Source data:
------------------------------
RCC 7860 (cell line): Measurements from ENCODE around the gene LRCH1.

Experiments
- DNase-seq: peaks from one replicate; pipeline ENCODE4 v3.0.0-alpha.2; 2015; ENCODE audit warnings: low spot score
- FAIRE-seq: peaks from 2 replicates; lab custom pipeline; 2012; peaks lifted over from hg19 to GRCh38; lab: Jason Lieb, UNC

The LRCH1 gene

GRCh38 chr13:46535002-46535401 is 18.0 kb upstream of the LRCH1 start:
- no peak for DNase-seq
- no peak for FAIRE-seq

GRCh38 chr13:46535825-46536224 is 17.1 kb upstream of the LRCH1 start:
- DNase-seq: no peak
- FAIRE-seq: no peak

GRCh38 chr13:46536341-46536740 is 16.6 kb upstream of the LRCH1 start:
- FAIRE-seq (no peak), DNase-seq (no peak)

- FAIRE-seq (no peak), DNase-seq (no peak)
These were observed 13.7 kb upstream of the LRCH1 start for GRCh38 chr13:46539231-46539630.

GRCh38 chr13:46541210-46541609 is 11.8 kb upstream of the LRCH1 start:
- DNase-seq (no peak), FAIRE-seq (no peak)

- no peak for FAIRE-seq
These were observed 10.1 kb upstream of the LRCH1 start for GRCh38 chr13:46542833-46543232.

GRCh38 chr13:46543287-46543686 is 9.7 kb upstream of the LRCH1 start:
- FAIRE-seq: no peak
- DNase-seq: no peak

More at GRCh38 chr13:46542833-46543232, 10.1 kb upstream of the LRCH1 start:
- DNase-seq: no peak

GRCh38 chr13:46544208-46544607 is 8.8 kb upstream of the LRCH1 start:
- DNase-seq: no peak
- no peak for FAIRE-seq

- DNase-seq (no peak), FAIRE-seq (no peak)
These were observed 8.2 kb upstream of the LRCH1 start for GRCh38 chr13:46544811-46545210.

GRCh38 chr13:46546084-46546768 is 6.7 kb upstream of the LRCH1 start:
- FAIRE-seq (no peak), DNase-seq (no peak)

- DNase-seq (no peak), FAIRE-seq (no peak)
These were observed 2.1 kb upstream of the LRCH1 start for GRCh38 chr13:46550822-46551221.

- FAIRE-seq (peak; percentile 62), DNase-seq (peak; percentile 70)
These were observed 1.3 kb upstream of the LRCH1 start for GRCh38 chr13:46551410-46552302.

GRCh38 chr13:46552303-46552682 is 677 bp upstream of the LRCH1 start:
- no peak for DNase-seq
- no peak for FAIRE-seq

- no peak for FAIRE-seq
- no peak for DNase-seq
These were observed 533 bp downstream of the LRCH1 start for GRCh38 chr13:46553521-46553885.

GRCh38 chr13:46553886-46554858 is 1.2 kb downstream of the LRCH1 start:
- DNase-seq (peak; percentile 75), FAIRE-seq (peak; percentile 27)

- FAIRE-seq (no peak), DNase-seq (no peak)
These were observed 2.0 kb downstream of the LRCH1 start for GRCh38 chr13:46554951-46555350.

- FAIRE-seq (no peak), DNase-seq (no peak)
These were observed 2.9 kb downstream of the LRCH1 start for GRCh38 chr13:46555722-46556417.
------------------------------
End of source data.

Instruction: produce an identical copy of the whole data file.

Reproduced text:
RCC 7860 (cell line): Measurements from ENCODE around the gene LRCH1.

Experiments
- DNase-seq: peaks from one replicate; pipeline ENCODE4 v3.0.0-alpha.2; 2015; ENCODE audit warnings: low spot score
- FAIRE-seq: peaks from 2 replicates; lab custom pipeline; 2012; peaks lifted over from hg19 to GRCh38; lab: Jason Lieb, UNC

The LRCH1 gene

GRCh38 chr13:46535002-46535401 is 18.0 kb upstream of the LRCH1 start:
- no peak for DNase-seq
- no peak for FAIRE-seq

GRCh38 chr13:46535825-46536224 is 17.1 kb upstream of the LRCH1 start:
- DNase-seq: no peak
- FAIRE-seq: no peak

GRCh38 chr13:46536341-46536740 is 16.6 kb upstream of the LRCH1 start:
- FAIRE-seq (no peak), DNase-seq (no peak)

- FAIRE-seq (no peak), DNase-seq (no peak)
These were observed 13.7 kb upstream of the LRCH1 start for GRCh38 chr13:46539231-46539630.

GRCh38 chr13:46541210-46541609 is 11.8 kb upstream of the LRCH1 start:
- DNase-seq (no peak), FAIRE-seq (no peak)

- no peak for FAIRE-seq
These were observed 10.1 kb upstream of the LRCH1 start for GRCh38 chr13:46542833-46543232.

GRCh38 chr13:46543287-46543686 is 9.7 kb upstream of the LRCH1 start:
- FAIRE-seq: no peak
- DNase-seq: no peak

More at GRCh38 chr13:46542833-46543232, 10.1 kb upstream of the LRCH1 start:
- DNase-seq: no peak

GRCh38 chr13:46544208-46544607 is 8.8 kb upstream of the LRCH1 start:
- DNase-seq: no peak
- no peak for FAIRE-seq

- DNase-seq (no peak), FAIRE-seq (no peak)
These were observed 8.2 kb upstream of the LRCH1 start for GRCh38 chr13:46544811-46545210.

GRCh38 chr13:46546084-46546768 is 6.7 kb upstream of the LRCH1 start:
- FAIRE-seq (no peak), DNase-seq (no peak)

- DNase-seq (no peak), FAIRE-seq (no peak)
These were observed 2.1 kb upstream of the LRCH1 start for GRCh38 chr13:46550822-46551221.

- FAIRE-seq (peak; percentile 62), DNase-seq (peak; percentile 70)
These were observed 1.3 kb upstream of the LRCH1 start for GRCh38 chr13:46551410-46552302.

GRCh38 chr13:46552303-46552682 is 677 bp upstream of the LRCH1 start:
- no peak for DNase-seq
- no peak for FAIRE-seq

- no peak for FAIRE-seq
- no peak for DNase-seq
These were observed 533 bp downstream of the LRCH1 start for GRCh38 chr13:46553521-46553885.

GRCh38 chr13:46553886-46554858 is 1.2 kb downstream of the LRCH1 start:
- DNase-seq (peak; percentile 75), FAIRE-seq (peak; percentile 27)

- FAIRE-seq (no peak), DNase-seq (no peak)
These were observed 2.0 kb downstream of the LRCH1 start for GRCh38 chr13:46554951-46555350.

- FAIRE-seq (no peak), DNase-seq (no peak)
These were observed 2.9 kb downstream of the LRCH1 start for GRCh38 chr13:46555722-46556417.